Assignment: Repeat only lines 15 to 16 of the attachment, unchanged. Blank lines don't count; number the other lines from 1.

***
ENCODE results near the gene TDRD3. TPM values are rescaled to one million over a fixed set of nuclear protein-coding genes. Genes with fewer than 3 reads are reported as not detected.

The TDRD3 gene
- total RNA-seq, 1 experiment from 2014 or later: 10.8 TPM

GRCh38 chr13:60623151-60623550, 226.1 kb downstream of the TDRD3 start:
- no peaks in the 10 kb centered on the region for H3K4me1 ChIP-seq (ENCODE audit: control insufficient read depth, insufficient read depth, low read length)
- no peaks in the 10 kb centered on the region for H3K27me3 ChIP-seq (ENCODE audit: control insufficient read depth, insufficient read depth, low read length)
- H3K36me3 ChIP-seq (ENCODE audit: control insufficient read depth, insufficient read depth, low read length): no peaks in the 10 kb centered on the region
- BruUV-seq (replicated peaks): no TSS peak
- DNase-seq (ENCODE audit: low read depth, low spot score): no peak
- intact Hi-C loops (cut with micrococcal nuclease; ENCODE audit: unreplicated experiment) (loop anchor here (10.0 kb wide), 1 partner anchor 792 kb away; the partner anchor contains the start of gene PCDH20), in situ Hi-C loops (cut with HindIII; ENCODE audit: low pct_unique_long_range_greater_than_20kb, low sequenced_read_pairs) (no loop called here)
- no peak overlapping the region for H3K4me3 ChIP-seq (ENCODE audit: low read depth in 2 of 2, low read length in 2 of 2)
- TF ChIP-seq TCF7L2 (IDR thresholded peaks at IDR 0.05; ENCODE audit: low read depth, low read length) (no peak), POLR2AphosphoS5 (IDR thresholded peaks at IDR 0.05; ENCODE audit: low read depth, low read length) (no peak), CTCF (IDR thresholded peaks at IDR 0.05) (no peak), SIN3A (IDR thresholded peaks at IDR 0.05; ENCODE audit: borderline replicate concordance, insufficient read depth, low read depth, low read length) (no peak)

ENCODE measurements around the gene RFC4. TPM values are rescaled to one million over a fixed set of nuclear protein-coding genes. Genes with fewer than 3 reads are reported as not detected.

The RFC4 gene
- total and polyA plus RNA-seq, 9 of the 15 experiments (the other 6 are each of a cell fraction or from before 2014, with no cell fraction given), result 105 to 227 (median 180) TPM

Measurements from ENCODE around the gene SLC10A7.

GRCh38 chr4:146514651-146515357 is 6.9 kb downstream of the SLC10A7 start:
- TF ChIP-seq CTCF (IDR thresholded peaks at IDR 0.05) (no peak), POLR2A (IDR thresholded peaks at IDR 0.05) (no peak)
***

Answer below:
- total and polyA plus RNA-seq, 9 of the 15 experiments (the other 6 are each of a cell fraction or from before 2014, with no cell fraction given), result 105 to 227 (median 180) TPM

Measurements from ENCODE around the gene SLC10A7.